Lime production continues to be constrained for several reasons. Persistent rains in growing regions and growers opting to leave fruit on the trees longer to bolster the market are contributing factors. However, prolonging the time fruit hangs on trees may negatively impact its quality. Currently, the sizing profile leans towards medium and large fruit. As we enter February, anticipate a shift towards smaller sizing with improved quality. However, overall volumes are not expected to see improvement until the end of Q1. Analyzing a three-year trend reveals a sharp drop in FOBs around weeks 14-15, consistent with reports from growers. Despite strong demand, adverse weather conditions across the country have had an impact this week.
Dry Onions
Cold conditions for packing and moving onions around have curtailed some production. Most shippers are able to stay up with demand, but some are falling behind. Raising the market to stave off demand has not materialized and the prices are getting nosed up, little by little. Transportation is holding up and rail rate are very reasonable.
Cooler temps have not helped the growth of asparagus…however, we are starting to see lower prices being given out to the chains for building their ads for the February pull…some in the mid $30’s and high $20’s for the first week of February. This might be a little premature low pricing for that period and this writer cautions his buyers not to go too heavy…this weather is still too fluky to call right now.
Production in Guatemala and Honduras has been ample with best quality from the latter. Sizes have been running large peaking on jbo 9s with ample 9s and jbo 6s, some 12s and nothing smaller. There was some import processing issues at POEs with the holiday Monday. Demand has been hampered by the exceptionally wintery weather across the nation. Prices have been steady but with some dealing particularly on jbo 9s and larger. Next week little looks to be changing in the supply picture and the siege of winter weather is predicted to moderate. Markets should be steady and possibly a bit higher on regular 9 count and smaller.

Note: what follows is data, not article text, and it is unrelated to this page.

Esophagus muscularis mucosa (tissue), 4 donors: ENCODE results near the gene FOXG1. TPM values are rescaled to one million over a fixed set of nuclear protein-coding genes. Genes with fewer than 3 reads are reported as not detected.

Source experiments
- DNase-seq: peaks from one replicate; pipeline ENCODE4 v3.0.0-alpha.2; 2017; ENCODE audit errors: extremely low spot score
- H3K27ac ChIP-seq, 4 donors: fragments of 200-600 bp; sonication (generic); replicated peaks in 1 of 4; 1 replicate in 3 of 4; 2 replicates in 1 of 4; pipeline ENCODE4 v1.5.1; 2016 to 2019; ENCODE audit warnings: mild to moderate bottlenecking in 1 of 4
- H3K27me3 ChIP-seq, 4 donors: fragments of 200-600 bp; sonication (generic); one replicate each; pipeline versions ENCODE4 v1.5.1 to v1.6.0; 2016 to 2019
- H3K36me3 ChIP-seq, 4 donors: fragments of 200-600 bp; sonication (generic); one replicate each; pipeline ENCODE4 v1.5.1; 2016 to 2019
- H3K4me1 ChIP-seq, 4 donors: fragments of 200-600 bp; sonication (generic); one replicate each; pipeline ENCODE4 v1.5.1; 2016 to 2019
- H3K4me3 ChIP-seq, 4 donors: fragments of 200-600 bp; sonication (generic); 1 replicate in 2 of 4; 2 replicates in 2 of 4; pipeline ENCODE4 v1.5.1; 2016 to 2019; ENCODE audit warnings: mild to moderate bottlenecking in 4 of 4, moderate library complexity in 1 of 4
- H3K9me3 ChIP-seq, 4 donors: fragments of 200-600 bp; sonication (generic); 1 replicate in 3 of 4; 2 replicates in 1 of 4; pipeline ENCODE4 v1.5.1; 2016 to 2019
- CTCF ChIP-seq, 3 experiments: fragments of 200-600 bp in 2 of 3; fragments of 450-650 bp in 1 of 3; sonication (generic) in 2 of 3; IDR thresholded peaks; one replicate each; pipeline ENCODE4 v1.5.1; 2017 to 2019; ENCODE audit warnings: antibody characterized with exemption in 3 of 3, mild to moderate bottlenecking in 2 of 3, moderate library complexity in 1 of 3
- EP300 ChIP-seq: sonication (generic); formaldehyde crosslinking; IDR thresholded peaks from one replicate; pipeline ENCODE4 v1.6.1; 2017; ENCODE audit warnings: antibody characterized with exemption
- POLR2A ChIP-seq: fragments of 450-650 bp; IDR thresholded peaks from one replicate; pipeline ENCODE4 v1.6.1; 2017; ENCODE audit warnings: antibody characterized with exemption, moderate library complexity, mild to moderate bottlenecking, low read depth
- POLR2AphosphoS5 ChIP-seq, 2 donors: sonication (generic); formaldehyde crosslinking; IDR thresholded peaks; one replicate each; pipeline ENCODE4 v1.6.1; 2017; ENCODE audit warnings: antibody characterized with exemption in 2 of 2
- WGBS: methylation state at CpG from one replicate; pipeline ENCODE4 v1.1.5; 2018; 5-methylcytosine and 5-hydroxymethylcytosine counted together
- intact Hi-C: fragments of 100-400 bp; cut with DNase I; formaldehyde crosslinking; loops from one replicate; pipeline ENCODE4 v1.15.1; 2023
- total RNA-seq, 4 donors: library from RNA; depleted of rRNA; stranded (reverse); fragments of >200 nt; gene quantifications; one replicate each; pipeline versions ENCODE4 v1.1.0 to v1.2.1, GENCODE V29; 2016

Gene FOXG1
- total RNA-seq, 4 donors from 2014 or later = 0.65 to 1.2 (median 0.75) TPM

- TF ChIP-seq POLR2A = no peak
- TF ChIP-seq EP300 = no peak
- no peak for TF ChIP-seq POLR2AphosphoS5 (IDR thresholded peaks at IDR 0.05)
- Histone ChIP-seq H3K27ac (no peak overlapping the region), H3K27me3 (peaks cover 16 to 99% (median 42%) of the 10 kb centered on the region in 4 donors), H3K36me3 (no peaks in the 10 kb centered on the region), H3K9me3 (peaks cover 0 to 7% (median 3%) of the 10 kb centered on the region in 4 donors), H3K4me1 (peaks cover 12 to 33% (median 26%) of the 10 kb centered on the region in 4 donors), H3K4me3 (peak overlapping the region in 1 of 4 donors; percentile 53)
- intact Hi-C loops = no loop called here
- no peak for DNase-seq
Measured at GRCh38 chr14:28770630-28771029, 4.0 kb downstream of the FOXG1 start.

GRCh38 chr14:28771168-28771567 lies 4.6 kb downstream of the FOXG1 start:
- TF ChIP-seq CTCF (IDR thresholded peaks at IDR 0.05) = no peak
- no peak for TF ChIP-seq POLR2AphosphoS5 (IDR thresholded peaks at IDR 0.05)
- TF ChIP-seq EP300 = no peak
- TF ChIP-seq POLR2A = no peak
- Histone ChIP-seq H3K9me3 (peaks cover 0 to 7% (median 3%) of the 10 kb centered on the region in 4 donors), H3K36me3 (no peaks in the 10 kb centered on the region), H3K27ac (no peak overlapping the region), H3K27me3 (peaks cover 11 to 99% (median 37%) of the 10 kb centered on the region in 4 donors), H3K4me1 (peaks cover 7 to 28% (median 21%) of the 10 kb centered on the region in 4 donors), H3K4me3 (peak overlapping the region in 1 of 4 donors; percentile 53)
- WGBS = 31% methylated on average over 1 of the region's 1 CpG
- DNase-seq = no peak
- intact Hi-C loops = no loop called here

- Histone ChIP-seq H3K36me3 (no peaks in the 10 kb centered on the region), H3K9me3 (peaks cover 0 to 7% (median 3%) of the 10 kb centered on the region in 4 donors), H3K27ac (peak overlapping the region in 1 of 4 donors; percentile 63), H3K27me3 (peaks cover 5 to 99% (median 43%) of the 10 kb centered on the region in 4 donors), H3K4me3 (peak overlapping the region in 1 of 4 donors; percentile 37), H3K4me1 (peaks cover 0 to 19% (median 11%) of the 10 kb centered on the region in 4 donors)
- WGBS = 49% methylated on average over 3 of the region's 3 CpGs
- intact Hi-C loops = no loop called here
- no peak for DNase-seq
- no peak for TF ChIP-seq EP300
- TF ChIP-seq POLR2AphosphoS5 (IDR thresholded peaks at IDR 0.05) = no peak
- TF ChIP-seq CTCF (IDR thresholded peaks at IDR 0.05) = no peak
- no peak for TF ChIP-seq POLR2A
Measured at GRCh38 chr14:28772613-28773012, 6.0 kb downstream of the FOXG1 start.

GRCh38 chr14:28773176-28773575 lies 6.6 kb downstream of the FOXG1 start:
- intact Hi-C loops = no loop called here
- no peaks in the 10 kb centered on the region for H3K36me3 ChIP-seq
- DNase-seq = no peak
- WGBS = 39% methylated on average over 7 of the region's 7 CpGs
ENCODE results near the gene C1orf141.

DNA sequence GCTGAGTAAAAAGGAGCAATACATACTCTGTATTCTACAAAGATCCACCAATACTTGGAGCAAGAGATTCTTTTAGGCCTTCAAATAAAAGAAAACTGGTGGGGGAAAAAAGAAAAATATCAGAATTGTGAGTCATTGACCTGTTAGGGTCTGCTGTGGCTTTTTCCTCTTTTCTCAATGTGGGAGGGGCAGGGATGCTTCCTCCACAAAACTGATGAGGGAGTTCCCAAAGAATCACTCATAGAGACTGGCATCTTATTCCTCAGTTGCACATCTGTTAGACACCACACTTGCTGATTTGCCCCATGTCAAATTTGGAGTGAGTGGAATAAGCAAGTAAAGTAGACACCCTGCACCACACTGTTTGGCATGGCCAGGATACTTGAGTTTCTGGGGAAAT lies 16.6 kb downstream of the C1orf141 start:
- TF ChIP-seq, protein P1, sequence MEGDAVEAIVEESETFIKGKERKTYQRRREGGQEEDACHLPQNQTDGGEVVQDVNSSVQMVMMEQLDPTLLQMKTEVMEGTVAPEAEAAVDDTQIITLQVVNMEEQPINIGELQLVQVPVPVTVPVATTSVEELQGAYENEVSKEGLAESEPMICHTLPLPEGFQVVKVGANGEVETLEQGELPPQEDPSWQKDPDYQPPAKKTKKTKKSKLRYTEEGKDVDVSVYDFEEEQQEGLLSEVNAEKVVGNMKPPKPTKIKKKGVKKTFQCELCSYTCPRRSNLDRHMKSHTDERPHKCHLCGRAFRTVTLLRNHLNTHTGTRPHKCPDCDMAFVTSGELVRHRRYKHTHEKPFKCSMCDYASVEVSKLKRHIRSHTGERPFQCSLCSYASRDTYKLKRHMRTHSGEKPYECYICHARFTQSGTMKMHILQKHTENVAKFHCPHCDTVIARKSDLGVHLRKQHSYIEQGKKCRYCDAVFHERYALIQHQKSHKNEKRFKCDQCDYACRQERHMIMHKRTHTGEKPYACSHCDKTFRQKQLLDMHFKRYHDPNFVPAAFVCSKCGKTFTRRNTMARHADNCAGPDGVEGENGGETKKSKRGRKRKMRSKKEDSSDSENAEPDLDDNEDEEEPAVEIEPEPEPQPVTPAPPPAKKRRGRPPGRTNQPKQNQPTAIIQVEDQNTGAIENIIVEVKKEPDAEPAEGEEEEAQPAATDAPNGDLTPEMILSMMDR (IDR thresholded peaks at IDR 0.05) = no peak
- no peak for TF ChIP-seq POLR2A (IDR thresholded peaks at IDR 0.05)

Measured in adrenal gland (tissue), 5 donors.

Most supplies are from offshore (Guatemala and Honduras) with some from Mexico. Quality is okay, but a but inconsistent. Sizes are skewing larger with mostly 5 count and some jbo 5s count with some 6s. Supplies are ample but not overwhelming. As with lopes, demand has been slowed by the spate of cold and wintry weather. Next week supplies should be steady to slightly increased and sizes should continue to run large. Demand could improve a bit with more moderate weather. Market should be steady with some dealing on larger sizes and possibly a bit higher prices on smaller sizes.
Organic Items
OG Broccoli & Cauliflower
Broccoli and Cauliflower supplies have slowed as overnight temperatures have receded. As the overnight temperatures moderate expected supplies to slowly improve by the end of the month.
OG Celery
Production remains mostly in Oxnard although the Desert and Mexico have increased production leading to improved supplies and easing pricing. Quality remains mostly good
OG Herbs & Bunch Greens
Multiple production areas continue to offer sufficient options and strong supplies with mostly excellent quality.
OG Leaf and Iceberg Lettuce
Leaf, Iceberg & Romaine   Production slowed as overnight temperatures delayed harvest. A return of mild temperatures will allow growers more harvest time but will be offset by dealing with residual epidermal blister from freezing temperatures. Fortunately quality had been strong but discoloration from blistering will begin to impact arrivals.

Green and Red leaf   Supplies remain mostly steady with good demand. Epidermal blister cycle has begun and will likely impact supplies through the end of the month.

OG Citrus
Lemons, Oranges, Limes and Grapefruit  Strong demand throughout the entire Citrus category due to strong retail sales and revived foodservice activity.

Grapefruit production is currently strong with mostly Fancy, Large size fruit available

Lemon  Mexico supplies continue to peak on smaller Choice fruit while California production has improved with increasing Fancy fruit and size in the desert. Prices have begun to stabilize with overall crop acres lower for the season.

Lime quality and supplies remain inconsistent with varied prices.

The Navel crop has begun to peak with much improved supplies brix, quality as prices ease to promotable levels mostly on large sizes.